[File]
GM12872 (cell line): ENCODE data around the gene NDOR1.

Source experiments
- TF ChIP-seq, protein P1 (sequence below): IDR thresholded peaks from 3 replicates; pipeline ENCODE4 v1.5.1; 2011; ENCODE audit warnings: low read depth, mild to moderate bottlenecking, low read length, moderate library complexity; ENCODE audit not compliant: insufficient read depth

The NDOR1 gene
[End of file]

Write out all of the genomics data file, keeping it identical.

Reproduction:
GM12872 (cell line): ENCODE data around the gene NDOR1.

Source experiments
- TF ChIP-seq, protein P1 (sequence below): IDR thresholded peaks from 3 replicates; pipeline ENCODE4 v1.5.1; 2011; ENCODE audit warnings: low read depth, mild to moderate bottlenecking, low read length, moderate library complexity; ENCODE audit not compliant: insufficient read depth

The NDOR1 gene